Director: Paul Schrader
Writer: Bret Easton Ellis
Stars: Lindsay Lohan, James Deen, Nolan Gerard Funk
Motion Picture Rating: R
Runtime: 99 minutes
I cannot remember when I first heard of this film, but it was a long while before I saw it. The hype was significant as soon as director Paul Schrader and writer Bret Easton Ellis came together. Their film was bankrolled by crowd funding, to be shot fast on commonplace digital equipment, with a male porn star as the lead and to feature rehab queen Lindsay Lohan. It was almost too much to process. The context, storyline and casting were unreal. I, like many others, could sense a car crash on the horizon.
Unfortunately for the film-makers, the opening of The Canyons proves all doubters right. A pivotal dinner scene with the 4 main characters – Christian (James Deen), Tara (Lindsay Lohan), Ryan (Nolan Funk) and Gina (Amanda Brooks) – is so badly lit, scripted and acted that it feels like a hoax. Are the film-makers being deliberately bad? Were Schrader and Ellis playing us all that time? Why else have porn star Deen, completely out of his depth with his clothes on, and battling addict Lohan sit and spout preposterous dialogue for 5 minutes. It is cringe-worthy.
Christian, as it happens, is living with Tara and funding a new movie to star Ryan and being produced by Gina. Tara was influential in casting Ryan (her ex-boyfriend) and Gina is also Christian’s personal assistant. The 4 of them have overlapping lives, but it’s Christian, with his substantial trust fund and self-confidence, around whom they orbit. It is the destructive and poisonous relationship between Christian and Tara that centres the film. He likes to film her having sex with strangers and she is seemingly OK with that whilst he puts a very expensive roof over her head. It’s that type of relationship. And there is a fair amount of sex and voyeurism on display.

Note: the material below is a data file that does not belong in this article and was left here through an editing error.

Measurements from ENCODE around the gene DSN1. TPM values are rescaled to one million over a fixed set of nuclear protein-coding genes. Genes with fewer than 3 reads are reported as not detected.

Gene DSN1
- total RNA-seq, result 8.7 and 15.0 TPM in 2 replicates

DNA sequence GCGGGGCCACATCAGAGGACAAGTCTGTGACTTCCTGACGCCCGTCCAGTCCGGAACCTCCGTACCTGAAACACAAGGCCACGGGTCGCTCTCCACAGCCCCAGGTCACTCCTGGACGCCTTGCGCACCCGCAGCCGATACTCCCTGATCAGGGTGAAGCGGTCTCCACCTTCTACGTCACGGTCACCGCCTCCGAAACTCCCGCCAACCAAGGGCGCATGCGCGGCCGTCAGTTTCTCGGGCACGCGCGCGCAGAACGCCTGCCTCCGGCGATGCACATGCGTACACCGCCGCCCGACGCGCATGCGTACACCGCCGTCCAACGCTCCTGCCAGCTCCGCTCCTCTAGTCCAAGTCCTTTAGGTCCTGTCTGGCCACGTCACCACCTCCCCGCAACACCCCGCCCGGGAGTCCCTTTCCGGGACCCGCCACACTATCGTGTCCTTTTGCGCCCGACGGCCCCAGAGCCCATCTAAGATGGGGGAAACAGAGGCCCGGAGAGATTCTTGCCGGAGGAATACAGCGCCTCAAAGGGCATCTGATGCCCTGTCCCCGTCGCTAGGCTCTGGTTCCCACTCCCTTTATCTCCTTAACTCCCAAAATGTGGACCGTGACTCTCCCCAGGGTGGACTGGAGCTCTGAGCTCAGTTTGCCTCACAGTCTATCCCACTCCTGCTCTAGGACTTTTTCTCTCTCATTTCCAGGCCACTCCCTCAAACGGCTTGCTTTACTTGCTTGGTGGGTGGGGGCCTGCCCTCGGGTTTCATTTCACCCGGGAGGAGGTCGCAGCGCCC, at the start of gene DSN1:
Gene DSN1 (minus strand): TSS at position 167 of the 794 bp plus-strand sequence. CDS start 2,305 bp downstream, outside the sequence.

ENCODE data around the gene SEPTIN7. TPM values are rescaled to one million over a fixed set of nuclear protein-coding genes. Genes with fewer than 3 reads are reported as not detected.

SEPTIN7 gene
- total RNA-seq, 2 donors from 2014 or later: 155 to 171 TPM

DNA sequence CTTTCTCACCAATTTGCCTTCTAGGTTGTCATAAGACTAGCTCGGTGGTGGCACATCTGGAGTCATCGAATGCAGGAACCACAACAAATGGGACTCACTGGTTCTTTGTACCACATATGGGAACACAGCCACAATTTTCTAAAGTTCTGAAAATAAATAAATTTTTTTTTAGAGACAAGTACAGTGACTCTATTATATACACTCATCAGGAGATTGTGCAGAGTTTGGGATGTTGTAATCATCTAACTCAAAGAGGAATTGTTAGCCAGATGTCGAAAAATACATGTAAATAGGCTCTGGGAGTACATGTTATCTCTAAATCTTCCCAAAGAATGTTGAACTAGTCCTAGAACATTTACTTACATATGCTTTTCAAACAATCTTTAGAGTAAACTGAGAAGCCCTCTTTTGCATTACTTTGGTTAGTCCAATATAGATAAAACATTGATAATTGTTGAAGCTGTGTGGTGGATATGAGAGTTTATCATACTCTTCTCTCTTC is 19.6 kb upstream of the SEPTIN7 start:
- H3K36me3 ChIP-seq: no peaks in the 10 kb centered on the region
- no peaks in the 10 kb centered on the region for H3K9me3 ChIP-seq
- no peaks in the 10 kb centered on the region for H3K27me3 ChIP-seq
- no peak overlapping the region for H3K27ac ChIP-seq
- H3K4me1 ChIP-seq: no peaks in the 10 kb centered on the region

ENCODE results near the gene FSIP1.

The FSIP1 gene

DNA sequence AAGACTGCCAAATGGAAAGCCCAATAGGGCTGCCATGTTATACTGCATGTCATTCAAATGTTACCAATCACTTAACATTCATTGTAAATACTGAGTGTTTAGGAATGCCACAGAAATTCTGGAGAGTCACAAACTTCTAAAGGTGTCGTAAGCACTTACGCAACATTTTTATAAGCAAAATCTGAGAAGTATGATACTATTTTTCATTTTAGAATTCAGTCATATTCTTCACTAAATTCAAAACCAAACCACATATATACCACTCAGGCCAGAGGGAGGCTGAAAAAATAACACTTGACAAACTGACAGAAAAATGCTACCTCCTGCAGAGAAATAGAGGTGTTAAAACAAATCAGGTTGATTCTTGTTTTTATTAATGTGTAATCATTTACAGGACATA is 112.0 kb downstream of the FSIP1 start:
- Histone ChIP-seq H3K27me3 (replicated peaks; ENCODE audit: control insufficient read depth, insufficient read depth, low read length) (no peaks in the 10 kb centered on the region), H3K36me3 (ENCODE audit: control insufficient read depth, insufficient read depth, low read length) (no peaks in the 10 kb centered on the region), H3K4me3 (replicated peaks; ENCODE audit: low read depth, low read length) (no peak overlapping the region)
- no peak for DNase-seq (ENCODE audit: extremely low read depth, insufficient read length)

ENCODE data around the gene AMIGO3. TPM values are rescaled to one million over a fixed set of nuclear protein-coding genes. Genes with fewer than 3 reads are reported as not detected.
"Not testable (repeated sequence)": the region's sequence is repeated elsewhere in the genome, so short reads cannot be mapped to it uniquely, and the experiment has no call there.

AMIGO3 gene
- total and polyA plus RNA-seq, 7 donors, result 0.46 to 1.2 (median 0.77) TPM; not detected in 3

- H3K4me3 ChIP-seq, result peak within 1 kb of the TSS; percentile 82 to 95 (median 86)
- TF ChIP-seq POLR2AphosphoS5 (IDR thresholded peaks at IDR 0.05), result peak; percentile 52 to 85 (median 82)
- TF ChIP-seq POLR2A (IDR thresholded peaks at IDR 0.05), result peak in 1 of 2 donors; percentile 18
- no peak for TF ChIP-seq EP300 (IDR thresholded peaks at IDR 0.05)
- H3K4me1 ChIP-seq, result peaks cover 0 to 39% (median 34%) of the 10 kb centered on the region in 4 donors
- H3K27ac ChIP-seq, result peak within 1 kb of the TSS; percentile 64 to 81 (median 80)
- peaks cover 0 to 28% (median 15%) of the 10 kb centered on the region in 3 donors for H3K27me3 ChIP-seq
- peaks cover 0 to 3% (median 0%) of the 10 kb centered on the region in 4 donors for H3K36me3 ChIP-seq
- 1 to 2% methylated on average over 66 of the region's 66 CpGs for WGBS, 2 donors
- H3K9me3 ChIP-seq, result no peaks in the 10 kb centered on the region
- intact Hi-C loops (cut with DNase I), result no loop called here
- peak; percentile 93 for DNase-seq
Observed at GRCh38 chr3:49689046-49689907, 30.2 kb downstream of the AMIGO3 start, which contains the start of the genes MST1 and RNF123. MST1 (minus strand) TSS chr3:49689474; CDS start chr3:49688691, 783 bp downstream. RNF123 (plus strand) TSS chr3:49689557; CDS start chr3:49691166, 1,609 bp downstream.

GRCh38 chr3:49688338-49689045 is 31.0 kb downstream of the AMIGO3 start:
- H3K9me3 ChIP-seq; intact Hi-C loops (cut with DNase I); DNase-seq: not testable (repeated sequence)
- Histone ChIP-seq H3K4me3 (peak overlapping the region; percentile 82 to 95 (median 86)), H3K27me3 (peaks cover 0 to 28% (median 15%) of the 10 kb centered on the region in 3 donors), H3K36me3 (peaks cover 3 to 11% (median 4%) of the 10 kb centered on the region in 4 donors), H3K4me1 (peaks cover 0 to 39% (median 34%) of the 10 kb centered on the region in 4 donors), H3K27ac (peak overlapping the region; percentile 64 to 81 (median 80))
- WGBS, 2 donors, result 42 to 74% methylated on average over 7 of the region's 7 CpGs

Exactly what Schrader and Easton Ellis are trying to do and to say with The Canyons is not clear. They have talked about ‘re-inventing’ cinema with this low budget, quick and open production, but that’s not the case. They achieve some high quality shots considering the budget and equipment, but it still feels amateurish. The story is old hat and they borrow from other films (such as Body Double by Brian de Palma). The premise of young, amoral and wealthy Americans deadened by modern digital life was addressed by Don Jon, The Bling Ring and by Spring Breakers (all reviewed on SSR.com).
The most interesting aspect of this is Lindsay Lohan’s participation. She looks shocking and she acts with real pain. It is uncomfortable to watch. The plastic surgery and addictions have aged her to quite an extraordinary degree and there is something desperate and sad about her appearance in this provocative nonsense. The film-makers want to comment on the death of cinema – hence the inclusion of stills of closed theatres throughout and quotes from Christian such as “we are all actors now” – but with Lohan they have a living embodiment of said decay. She is Norma Desmond. She looks haunted and yet still puts in a solid performance. It’s about all that The Canyons has to offer.